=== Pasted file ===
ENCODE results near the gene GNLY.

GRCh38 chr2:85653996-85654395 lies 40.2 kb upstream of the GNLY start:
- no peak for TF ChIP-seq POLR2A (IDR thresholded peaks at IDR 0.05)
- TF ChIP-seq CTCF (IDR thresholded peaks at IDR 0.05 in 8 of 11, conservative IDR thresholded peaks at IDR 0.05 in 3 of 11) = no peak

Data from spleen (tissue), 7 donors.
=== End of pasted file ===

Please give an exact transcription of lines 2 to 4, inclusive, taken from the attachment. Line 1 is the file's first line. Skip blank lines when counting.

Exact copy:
GRCh38 chr2:85653996-85654395 lies 40.2 kb upstream of the GNLY start:
- no peak for TF ChIP-seq POLR2A (IDR thresholded peaks at IDR 0.05)
- TF ChIP-seq CTCF (IDR thresholded peaks at IDR 0.05 in 8 of 11, conservative IDR thresholded peaks at IDR 0.05 in 3 of 11) = no peak